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Mitsubachi is a tiny and open chat protocol, designed to be minimal, easy to implement, easy to use and easy to understand. Mitsubachi supports nicknames, nickname changing, user-to-user messaging and channel / group (known in Mitsubachi as "distribution lists") chat.

{{p I designed the Mitsubachi protocol because I found that most common, open chat protocols (IRC, XMPP, etc.) are to complex too implement properly and completely. Writing a very bare-bones IRC client is easy, but implementing the whole protocol is not. XMPP messages are way to heavy to be reliable on high-latency, low-bandwidth networks. The protocol is also very complex for an amateur, casual client / server writer to implement. Mitsubachi aims to address all these issues.

protocol tl;dr.

Connection is done via plain sockets on TCP port 7107.

Messages between client and server are divided in 5 sections separated by a single space.

Messages end with a \n character.

Mitsubachi Message Format
Command Sender Recipient Extra-Data Content
4 chars 1 to 32 chars 1 to 32 chars >1 chars >1 chars

All clients and lists have a nick that identifies them. Nicks are unique.

Lists also have nicks, but list nicks begin with the character !.

Clients may join and leave lists. Messages sent to a client are delivered to that client. Messages sent to lists are sent to every client on that list.

When a client joins a list that doesn't exist, it is created and the client is added to it.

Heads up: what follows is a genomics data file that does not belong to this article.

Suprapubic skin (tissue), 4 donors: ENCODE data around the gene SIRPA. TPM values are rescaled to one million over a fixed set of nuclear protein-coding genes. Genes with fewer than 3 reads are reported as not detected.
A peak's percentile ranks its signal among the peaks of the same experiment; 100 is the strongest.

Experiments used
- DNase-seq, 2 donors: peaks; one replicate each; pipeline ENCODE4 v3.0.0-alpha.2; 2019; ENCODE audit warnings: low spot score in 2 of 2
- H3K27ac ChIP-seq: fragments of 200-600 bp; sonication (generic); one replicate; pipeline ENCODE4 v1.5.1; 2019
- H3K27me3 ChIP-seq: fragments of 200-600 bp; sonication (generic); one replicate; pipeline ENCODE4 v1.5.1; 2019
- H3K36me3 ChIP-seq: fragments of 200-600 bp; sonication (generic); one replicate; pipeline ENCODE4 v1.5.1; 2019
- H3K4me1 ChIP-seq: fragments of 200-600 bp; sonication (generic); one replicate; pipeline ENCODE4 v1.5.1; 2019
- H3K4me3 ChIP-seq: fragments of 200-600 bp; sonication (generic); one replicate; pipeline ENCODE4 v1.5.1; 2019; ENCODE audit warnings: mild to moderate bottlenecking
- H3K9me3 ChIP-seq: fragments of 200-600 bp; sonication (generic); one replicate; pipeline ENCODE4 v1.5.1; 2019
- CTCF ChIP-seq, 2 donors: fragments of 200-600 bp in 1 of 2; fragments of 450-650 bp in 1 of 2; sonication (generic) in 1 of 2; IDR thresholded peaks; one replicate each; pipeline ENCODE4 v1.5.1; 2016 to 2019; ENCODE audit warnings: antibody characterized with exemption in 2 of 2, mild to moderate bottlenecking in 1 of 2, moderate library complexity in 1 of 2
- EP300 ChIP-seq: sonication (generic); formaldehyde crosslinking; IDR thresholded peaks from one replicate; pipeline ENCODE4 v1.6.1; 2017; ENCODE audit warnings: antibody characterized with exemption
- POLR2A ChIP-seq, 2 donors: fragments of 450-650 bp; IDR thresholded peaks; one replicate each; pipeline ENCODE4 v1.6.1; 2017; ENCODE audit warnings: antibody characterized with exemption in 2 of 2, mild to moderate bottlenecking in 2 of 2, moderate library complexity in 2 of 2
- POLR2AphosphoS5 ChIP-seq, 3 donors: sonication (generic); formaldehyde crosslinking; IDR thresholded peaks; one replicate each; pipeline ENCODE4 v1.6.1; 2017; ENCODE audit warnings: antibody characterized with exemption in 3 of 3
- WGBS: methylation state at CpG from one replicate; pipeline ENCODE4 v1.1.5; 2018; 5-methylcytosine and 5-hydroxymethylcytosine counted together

Below is a list of valid commands. These commands can both be sent to a Mitsubachi server or be received by a Mitsubachi client:
Command Action
NICK <nick> # # #\n Used to change your nick
JOIN # <list-nick> # #\n Used to join a list
LEAV # <list-nick> # #\n Used to leave a list
MESG <sender-nick> <recipient-nick> # <message>\n Used to send an actual message to a nick
EXIT # # # #\n Used to close the connection, usually sent by clients only
OOPS # # <error-code> #\n Used to tell a client the result of an operation (sent by servers)
INFO # # # <error-code>\n Used by servers to send text messages to clients
Notice in the table above how every command has the five sections stated in the previous table. # means the literal character #. This character (or any other character really, as it should be ignored) is used to fulfill the character requirement of at least one character of unused sections.

Error codes: A server should reply 000 ("ok") when a client changes their nick successfully. Otherwise it should reply 001 ("nick already in use") or 002 ("invalid nick", for nicks beginning in ! for users). 003 should be sent when trying to join an invalid list (using a client nick). 005 should be sent when a client tries to send a message to a list they are not a member of. 006 should be sent when an invalid command is received by the server. 007 should be sent to clients that have not chosen a nick when the server has received a command from them other than NICK.

protocol details.

By default and standard, Mitsubachi servers listen for connections on TCP port 7107. Clients (users) connect to a server by plain socket connection.